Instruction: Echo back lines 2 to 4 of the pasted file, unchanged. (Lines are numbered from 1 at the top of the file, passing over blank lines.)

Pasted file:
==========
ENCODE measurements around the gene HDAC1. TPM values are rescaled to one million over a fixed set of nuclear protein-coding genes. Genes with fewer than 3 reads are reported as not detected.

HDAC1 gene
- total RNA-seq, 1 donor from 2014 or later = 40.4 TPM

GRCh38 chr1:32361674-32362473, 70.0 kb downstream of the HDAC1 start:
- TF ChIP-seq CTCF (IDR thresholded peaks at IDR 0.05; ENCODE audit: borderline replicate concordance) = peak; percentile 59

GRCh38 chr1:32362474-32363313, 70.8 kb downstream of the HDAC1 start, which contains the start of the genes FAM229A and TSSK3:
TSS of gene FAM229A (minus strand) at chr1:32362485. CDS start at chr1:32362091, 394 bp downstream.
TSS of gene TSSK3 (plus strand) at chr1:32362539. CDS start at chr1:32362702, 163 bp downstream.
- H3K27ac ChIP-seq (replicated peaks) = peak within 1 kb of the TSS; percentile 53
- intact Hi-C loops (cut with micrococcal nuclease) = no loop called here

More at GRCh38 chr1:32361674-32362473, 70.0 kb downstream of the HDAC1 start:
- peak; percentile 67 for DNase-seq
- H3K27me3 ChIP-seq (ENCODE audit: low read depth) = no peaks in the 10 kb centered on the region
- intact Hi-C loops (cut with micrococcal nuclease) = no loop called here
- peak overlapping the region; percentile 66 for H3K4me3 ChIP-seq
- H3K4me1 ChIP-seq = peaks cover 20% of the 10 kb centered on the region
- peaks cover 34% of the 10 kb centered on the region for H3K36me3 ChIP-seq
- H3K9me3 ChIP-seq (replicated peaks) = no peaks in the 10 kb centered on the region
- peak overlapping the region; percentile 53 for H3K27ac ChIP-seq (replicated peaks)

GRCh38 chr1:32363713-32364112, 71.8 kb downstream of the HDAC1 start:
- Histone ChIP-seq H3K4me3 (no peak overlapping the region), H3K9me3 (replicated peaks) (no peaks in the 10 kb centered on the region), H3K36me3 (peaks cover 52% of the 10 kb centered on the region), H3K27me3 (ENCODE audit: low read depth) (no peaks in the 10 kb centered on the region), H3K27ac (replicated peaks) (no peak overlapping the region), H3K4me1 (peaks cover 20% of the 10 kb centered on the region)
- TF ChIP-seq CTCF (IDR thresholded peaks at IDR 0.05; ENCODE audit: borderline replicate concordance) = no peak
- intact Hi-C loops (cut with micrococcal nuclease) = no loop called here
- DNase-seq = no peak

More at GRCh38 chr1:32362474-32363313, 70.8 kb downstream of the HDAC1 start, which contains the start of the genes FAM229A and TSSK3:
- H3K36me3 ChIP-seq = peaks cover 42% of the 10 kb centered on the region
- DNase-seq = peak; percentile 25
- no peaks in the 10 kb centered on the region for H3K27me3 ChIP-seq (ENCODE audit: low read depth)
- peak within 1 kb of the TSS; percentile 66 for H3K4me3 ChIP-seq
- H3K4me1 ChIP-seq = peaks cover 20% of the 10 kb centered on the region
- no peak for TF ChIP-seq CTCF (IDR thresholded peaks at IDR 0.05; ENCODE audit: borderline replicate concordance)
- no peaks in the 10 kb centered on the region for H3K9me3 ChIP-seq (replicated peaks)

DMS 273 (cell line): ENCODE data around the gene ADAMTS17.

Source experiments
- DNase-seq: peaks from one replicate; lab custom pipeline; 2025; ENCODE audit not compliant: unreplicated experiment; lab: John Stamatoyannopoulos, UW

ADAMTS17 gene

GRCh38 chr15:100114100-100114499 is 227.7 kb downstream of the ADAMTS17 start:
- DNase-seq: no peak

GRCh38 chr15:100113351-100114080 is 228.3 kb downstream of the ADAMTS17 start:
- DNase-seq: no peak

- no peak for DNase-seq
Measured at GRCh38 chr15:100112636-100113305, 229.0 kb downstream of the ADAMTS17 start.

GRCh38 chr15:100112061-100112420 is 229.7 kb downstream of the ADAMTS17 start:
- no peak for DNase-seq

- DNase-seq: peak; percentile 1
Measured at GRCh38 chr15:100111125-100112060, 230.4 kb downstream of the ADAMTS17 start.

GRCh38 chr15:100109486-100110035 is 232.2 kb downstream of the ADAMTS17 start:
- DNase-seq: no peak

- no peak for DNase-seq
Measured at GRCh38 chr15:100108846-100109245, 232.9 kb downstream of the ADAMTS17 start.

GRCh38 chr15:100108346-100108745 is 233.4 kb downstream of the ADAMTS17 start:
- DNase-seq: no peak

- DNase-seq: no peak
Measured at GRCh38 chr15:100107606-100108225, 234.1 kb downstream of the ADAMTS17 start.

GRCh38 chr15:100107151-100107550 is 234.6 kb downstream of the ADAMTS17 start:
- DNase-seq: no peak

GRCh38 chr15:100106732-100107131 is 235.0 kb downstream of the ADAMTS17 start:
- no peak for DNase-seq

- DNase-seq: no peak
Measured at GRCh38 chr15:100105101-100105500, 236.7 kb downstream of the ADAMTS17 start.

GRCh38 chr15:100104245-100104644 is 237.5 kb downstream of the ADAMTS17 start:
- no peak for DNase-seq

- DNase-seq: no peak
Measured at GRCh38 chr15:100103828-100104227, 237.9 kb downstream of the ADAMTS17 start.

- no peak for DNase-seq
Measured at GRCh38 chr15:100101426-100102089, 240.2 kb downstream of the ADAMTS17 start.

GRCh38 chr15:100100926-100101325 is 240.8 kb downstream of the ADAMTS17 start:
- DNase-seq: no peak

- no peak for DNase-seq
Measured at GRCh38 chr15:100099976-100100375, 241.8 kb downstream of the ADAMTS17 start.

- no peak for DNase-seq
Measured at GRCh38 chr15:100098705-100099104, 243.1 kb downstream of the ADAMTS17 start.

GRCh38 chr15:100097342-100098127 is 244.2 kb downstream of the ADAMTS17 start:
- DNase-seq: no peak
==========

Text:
HDAC1 gene
- total RNA-seq, 1 donor from 2014 or later = 40.4 TPM

GRCh38 chr1:32361674-32362473, 70.0 kb downstream of the HDAC1 start: